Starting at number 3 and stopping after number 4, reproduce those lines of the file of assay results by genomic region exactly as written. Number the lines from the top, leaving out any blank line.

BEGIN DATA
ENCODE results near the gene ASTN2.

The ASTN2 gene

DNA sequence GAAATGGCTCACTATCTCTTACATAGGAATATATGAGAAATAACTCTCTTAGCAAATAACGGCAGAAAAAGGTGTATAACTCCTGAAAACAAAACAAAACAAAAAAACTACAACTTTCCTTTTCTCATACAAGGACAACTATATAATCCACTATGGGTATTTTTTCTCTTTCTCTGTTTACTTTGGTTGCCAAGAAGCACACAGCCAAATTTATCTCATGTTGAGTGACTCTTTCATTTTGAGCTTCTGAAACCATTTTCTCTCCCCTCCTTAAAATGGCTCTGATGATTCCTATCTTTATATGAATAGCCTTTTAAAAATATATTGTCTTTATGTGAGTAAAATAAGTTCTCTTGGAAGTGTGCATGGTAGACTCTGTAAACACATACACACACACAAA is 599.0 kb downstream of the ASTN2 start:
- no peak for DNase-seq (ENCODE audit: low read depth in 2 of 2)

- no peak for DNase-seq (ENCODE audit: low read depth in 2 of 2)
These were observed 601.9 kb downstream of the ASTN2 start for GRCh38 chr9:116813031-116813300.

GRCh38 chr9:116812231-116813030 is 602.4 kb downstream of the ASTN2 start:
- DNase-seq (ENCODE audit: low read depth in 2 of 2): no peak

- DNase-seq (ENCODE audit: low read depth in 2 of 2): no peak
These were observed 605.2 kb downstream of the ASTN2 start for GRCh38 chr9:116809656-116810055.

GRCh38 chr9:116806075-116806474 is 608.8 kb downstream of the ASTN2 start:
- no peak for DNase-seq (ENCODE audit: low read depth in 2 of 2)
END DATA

DNA sequence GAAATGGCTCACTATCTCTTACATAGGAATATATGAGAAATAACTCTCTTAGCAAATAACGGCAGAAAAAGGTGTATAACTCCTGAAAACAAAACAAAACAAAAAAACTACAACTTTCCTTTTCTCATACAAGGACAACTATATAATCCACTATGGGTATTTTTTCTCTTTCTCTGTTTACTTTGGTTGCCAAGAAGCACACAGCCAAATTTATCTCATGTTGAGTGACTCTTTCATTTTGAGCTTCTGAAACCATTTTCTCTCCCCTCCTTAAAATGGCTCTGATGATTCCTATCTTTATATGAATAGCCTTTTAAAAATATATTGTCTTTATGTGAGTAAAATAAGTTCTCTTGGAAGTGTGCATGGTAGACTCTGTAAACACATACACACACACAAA is 599.0 kb downstream of the ASTN2 start:
- no peak for DNase-seq (ENCODE audit: low read depth in 2 of 2)